Self-Organising Teams and Collaboration [A3]

Introduction to Self-Organising Teams

"Self-organising teams choose how best to accomplish their work, rather than being directed by others outside the team." - Scrum Guide

A football field with two teams in different formations.

Let’s set the scene… 

We're 10 minutes into a football game and one team are already 1-0 behind. The opposition have set up in an innovative formation which has caught the team off guard. The manager hasn't given the team who are behind any instructions to change the system they're playing, but the defence take it into their own hands. They change formation themselves. It works, and they manage to equalise soon after the change.

Knowledge is the bedrock of organisation 

The defence were able to produce a solution to the opposition's innovative approach to attack because they were knowledgeable about the tasks they had been set and what must be done to achieve them. In this case, the task was simple: stop the ball going into their net again. 

According to Peter Drucker, 'workers are knowledgeable workers if they know more about the work they perform than their bosses.'  

Self-organising teams encourage autonomy and responsibility from every member for their own work. In their own way, every team member becomes a leader. 

Knowledgeable workers are the crucial part of any self-organising team. A worker in these teams has the ability (and the space) to determine the order in which they are going to complete their work, and how they are going to go about it.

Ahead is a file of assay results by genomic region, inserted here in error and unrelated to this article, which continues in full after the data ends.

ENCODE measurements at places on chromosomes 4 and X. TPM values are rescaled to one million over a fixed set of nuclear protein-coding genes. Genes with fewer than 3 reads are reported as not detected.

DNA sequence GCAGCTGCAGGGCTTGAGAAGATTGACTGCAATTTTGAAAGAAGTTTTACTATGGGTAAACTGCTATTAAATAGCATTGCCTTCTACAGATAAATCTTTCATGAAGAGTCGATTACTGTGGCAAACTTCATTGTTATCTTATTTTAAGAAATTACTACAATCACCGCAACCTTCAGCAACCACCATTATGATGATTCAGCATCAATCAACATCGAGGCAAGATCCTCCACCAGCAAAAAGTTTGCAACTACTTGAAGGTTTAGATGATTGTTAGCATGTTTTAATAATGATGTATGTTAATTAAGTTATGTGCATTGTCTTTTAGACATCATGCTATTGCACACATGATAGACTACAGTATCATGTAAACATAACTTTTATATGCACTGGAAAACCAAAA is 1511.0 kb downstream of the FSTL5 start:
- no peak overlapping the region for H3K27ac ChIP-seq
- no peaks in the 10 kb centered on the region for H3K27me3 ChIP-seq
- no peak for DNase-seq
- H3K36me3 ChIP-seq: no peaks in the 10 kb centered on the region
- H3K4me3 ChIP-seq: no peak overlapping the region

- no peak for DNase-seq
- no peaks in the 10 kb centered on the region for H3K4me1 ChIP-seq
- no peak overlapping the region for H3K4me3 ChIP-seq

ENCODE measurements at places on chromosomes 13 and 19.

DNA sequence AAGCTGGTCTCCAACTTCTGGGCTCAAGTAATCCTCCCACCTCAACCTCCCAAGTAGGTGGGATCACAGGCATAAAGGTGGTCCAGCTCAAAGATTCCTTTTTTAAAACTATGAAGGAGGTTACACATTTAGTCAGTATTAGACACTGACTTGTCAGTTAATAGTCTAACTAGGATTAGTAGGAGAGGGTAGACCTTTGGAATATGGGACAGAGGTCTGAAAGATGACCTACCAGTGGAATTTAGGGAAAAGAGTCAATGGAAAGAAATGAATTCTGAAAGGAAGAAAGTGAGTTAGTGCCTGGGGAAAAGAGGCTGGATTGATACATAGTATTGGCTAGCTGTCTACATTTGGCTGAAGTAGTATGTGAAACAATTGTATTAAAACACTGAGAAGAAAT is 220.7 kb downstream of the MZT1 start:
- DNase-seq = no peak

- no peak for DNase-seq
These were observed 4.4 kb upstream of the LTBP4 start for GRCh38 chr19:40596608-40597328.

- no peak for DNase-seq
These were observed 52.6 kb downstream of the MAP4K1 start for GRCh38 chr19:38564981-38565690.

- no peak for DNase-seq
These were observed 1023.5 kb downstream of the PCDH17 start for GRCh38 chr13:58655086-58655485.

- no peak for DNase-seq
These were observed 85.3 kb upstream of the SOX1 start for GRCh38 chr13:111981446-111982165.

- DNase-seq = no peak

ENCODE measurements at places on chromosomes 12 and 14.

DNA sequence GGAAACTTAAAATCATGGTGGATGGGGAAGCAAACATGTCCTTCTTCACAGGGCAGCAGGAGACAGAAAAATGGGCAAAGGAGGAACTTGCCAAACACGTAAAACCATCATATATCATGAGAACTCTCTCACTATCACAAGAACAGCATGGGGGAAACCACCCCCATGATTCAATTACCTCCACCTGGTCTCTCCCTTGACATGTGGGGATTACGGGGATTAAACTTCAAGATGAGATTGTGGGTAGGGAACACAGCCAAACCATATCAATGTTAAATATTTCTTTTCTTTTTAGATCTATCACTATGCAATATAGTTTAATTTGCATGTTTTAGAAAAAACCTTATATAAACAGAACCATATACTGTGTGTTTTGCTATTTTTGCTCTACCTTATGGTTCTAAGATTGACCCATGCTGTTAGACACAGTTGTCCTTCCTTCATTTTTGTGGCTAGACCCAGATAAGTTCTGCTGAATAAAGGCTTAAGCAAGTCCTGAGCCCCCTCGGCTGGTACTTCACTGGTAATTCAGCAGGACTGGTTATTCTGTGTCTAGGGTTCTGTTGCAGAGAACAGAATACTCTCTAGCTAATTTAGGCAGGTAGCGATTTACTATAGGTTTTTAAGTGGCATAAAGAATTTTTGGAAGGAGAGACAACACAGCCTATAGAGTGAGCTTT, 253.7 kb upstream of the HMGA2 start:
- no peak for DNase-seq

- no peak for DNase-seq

'The best architectures, requirements, and designs emerge from self-organising teams', the Agile Manifesto states. This raises a few questions: 

  • What are self-organising teams? 
  • Why do we need them? 
  • What difference do self-organising teams make? 
  • How can we support self-organisation? 
  • Could there be any way to help this special kind of teamwork to emerge? 

The video that follows introduces you to some of the answers to these questions. In particular, the video shows how 'development teams are empowered by the organisation to organise and manage their own work' (Scrum Guide). 

When you are ready, select Next to continue.


This section explains the importance of self-organisation and how teams can use Agile to tackle complex problems. 

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